The ghost of the Jameson Inn, quite modern but already haunted, on Cracker Barrel Drive in Crestview; spirits of the Agustin Inn in the St Augustine Historic District, including a man in white, who walks through walls and who may also be the ghostly Chiles who "goes bump in the night"; hauntings at Ocean Key Resort and Spa, Key West; the pink fog of Tomoka State Park that leaves behind only the dismembered skeletons of those it envelops; the gash-throated phantom of Luc Simone Aury that haunts the area outsde of the Amelia Island Museum of History, formerly the Old Jail where he was hanged, in Fernandina Beach (his attempt at suicide failed and his throat was stitched by a surgeon but the long drop of the gallows caused his wound to open and shower the horrified spectators with blood - Aury couldn't have planned it better if he had tried!); the White Lady, Julia, who haunts Rolling Acres Road in appropriately named Lady Lake, along with a hooded phantom; strange phenomena at the historic Mary Phifer McKenzie House, part of the Sweetwater Branch Inn in Gainesville; the toilet-lurking Two Striped Telamonia spider; spectral lights and other mysterious phenomena at the Indian River Inn & Conference Center in New Smyrna; and the pink, horned, serpentine monster of the St John's River, are yet more strange folktales of Florida.
Attractions and Sights/Places to See in Florida
Tampa Bay with the Busch Gardens amusement park; the Fort East Martello Museum and Gardens in Key West; Sanibel Island; the romantic Florida Keys including Key West, once the haunt of pirates; Gatorland; Kennedy Space Center at Cape Canaveral (once known as Cape Kennedy), from which America's astronauts have been launched; the cobbled streets of St Augustine, the oldest European settlement in the USA; the Big Cypress Seminole Indian Reservation with the Ah-Tah-Thi-Ki Seminole Indian Museum; Orlando's Walt Disney World including the Magic Kingdom, the Epcot Center and the Animal Kingdom (where you can go on an African safari); St Petersburg; Orlando's Sea World and Universal Studios theme parks; Pensacola; the Art Deco hotels of Miami Beach; wonderful subtropical beaches bordering the Caribbean Sea; and Sarasota, winter home of Ringling Brothers Circus and permanent home to their museum, are among the attractions of Florida.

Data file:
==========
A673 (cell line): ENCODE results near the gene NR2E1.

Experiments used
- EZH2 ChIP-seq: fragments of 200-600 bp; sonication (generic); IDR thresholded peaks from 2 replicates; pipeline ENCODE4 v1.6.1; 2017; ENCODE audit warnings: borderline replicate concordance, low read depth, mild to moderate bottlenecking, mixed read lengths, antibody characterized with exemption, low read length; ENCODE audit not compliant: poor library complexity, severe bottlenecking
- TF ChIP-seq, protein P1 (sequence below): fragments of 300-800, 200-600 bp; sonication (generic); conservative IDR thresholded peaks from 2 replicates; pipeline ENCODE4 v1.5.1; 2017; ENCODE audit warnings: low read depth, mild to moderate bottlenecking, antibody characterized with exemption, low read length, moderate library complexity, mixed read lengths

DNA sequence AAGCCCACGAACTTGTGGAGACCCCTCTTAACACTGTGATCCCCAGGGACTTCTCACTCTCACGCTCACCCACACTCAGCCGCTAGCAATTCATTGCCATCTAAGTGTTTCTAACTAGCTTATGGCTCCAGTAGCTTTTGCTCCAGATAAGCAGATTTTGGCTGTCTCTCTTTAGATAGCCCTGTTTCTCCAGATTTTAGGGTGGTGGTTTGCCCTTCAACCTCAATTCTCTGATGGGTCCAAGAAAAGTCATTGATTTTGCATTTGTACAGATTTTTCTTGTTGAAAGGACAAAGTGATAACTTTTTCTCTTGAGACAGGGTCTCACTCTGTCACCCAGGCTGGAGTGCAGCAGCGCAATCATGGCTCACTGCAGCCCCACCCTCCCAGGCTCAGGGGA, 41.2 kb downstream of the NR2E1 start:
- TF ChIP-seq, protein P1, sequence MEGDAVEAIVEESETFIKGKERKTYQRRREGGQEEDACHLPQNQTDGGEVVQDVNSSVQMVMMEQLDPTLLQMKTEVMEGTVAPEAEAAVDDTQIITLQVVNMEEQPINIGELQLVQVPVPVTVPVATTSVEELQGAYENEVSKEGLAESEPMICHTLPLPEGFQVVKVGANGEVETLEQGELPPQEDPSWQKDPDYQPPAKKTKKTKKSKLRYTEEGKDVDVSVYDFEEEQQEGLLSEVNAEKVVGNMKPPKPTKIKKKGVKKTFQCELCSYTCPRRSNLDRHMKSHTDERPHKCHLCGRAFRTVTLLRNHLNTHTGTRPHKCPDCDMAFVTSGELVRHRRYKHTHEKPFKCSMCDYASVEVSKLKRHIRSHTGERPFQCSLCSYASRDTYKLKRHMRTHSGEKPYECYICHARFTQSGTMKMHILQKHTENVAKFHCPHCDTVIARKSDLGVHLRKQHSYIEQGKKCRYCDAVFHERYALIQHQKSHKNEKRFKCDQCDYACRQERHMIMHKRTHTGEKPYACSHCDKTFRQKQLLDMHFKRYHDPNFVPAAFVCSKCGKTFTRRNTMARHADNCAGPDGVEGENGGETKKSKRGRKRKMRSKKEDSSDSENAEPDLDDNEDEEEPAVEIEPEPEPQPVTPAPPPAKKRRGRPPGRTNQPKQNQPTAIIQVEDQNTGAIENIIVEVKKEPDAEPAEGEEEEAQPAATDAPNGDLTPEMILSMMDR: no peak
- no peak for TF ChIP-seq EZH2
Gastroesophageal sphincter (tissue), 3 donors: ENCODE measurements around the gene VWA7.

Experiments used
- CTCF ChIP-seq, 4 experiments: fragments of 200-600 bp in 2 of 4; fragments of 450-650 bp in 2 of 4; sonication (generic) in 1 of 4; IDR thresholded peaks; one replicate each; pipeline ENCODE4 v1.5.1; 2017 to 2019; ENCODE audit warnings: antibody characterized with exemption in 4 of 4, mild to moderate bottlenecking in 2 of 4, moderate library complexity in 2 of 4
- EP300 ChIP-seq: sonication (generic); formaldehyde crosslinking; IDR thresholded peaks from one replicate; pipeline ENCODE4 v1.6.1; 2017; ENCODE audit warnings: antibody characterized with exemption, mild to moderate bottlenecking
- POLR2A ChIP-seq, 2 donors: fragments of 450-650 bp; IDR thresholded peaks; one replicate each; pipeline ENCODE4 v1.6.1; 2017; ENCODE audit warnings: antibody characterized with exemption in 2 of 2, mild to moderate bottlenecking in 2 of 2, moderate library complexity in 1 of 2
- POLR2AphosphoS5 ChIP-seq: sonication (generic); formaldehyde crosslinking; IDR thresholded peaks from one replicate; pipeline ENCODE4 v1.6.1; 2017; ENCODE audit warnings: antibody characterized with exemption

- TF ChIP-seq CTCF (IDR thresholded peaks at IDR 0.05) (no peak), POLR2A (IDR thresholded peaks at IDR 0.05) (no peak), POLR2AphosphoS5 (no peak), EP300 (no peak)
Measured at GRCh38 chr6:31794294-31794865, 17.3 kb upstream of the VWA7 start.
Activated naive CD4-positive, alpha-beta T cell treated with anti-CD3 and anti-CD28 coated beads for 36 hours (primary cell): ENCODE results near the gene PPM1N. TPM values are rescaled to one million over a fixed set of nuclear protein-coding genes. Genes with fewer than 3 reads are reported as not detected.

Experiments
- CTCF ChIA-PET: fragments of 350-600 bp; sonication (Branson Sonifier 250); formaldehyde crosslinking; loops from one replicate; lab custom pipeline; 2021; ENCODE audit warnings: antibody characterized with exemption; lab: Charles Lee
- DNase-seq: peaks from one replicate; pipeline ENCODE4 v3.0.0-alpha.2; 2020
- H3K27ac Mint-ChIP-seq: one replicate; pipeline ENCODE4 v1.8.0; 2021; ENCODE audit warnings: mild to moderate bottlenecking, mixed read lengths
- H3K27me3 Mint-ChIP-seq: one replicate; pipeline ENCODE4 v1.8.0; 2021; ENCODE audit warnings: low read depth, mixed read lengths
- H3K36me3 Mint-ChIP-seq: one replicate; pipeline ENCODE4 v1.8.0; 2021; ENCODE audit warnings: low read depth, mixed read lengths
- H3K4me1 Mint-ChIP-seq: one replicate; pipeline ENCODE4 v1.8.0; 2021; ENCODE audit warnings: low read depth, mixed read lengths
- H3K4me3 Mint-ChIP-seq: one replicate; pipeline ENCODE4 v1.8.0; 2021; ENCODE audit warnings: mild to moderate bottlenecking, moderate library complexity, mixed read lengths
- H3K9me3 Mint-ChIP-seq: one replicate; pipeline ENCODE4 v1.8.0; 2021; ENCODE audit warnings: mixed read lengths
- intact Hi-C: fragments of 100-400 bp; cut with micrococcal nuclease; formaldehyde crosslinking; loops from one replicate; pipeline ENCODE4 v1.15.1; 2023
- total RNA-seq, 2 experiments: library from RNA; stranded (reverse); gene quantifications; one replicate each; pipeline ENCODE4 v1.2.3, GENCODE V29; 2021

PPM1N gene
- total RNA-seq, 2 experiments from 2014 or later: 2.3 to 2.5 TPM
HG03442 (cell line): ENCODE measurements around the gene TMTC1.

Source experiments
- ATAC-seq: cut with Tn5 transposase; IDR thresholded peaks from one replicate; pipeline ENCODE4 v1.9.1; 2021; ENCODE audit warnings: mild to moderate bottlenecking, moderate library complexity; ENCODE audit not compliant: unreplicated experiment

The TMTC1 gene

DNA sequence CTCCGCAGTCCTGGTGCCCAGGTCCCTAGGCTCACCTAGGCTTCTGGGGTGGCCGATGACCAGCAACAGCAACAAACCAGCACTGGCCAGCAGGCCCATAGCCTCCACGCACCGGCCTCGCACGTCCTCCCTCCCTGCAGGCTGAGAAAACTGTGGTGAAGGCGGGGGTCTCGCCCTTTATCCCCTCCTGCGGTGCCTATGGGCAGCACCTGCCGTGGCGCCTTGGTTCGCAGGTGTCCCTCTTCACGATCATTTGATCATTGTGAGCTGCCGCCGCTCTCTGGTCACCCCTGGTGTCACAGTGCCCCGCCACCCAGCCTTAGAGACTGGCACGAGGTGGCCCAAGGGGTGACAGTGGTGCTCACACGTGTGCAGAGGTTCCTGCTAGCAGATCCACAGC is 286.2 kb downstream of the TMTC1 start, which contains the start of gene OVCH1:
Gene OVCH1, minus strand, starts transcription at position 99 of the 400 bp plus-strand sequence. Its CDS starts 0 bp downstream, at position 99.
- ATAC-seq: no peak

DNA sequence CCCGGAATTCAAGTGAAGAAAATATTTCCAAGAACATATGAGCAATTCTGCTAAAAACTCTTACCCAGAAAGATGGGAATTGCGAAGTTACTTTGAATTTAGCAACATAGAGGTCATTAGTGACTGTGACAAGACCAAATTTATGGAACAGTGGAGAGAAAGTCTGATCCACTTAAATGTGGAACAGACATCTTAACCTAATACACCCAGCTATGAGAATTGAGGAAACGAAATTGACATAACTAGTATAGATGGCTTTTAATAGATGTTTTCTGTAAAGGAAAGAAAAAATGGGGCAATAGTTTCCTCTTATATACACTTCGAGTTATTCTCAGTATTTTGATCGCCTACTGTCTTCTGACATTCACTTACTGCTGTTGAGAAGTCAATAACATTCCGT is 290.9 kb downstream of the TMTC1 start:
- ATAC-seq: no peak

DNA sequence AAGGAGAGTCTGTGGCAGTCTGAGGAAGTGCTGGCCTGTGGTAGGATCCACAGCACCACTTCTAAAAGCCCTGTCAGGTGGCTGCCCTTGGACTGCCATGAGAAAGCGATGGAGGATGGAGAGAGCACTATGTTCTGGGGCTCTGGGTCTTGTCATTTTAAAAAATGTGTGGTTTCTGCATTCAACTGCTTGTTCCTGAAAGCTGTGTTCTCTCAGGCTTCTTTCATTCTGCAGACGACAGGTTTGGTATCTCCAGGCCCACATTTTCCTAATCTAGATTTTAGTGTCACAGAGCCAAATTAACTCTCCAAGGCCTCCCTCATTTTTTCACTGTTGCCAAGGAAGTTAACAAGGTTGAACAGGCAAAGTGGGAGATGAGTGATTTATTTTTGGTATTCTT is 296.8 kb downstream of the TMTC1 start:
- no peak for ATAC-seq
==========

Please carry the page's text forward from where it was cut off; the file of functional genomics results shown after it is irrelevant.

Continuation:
America has some of the best facilities for travellers in the world. Be as familiar with famous places as you might like to be with famous people. Miami, Sitka, Washington DC, Savannah, San Diego, Fairbanks, New Orleans, Juneau, Fort Lauderdale, Atlanta, Salt Lake City, St Louis, Kansas City, New York, Sacramento, San Francisco, Indianapolis, Chicago, Seattle, Minneapolis, Albuquerque, Philadelphia, Lake Tahoe, Corpus Christi, Houston, Anchorage, Detroit, Santa Fe, Honolulu, Boston, Las Vegas, Atlantic City, Dallas, Skagway, Los Angeles and Phoenix. If you have seen those cities, you have at least seen the most famous ones in the USA. Visiting all fifty states is something that even most Americans cannot manage but it is possible to visit those cities, as well as other iconic destinations such as Mount Rushmore, the plantations and bayous of the Mississippi Delta, the Grand Canyon, the Okefenokee Swamp, the Ozarks, the wild west town of Tombstone, Glacier Bay National Park, Yosemite National Park, rodeos, the Adirondacks, Niagara Falls, Yellowstone National Park, Route 66, the Arctic wilderness of Alaska, Mount Rainier National Park, the Florida Keys, the Appalachians, Mount McKinley and fabulous wildlife in Denali National Park, the beach at Waikiki in Hawaii, Marvellous scenery and sea life in Kenai Fjords National Park, the Everglades, Hawaiian volcanoes such as Mauna Loa, Native American nations such as the Navajo and the Hopi, the Disney resorts, Bryce Canyon and the California coastline. Casually mentioning places that you have visited can be as impressive as mentioning the names of celebrities that you have met. Good luck on your travels.